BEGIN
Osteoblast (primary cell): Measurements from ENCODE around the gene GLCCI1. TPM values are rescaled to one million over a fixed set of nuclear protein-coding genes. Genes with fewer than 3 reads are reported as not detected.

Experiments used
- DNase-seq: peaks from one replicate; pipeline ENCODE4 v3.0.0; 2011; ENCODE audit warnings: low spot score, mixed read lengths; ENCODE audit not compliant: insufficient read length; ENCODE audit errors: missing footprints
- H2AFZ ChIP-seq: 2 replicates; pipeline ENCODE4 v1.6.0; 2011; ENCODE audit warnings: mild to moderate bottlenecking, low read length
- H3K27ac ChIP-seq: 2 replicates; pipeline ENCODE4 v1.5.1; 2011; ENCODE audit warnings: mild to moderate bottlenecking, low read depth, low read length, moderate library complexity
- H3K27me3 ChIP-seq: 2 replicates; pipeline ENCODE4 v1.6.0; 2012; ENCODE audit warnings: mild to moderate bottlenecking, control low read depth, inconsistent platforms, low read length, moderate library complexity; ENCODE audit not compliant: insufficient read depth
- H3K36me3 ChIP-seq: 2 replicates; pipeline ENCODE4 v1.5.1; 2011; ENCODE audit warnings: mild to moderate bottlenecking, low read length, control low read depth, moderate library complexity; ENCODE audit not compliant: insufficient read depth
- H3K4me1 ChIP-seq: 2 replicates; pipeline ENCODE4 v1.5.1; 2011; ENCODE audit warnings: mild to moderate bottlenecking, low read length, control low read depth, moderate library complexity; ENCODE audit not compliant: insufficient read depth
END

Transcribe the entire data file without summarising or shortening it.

Osteoblast (primary cell): Measurements from ENCODE around the gene GLCCI1. TPM values are rescaled to one million over a fixed set of nuclear protein-coding genes. Genes with fewer than 3 reads are reported as not detected.

Experiments used
- DNase-seq: peaks from one replicate; pipeline ENCODE4 v3.0.0; 2011; ENCODE audit warnings: low spot score, mixed read lengths; ENCODE audit not compliant: insufficient read length; ENCODE audit errors: missing footprints
- H2AFZ ChIP-seq: 2 replicates; pipeline ENCODE4 v1.6.0; 2011; ENCODE audit warnings: mild to moderate bottlenecking, low read length
- H3K27ac ChIP-seq: 2 replicates; pipeline ENCODE4 v1.5.1; 2011; ENCODE audit warnings: mild to moderate bottlenecking, low read depth, low read length, moderate library complexity
- H3K27me3 ChIP-seq: 2 replicates; pipeline ENCODE4 v1.6.0; 2012; ENCODE audit warnings: mild to moderate bottlenecking, control low read depth, inconsistent platforms, low read length, moderate library complexity; ENCODE audit not compliant: insufficient read depth
- H3K36me3 ChIP-seq: 2 replicates; pipeline ENCODE4 v1.5.1; 2011; ENCODE audit warnings: mild to moderate bottlenecking, low read length, control low read depth, moderate library complexity; ENCODE audit not compliant: insufficient read depth
- H3K4me1 ChIP-seq: 2 replicates; pipeline ENCODE4 v1.5.1; 2011; ENCODE audit warnings: mild to moderate bottlenecking, low read length, control low read depth, moderate library complexity; ENCODE audit not compliant: insufficient read depth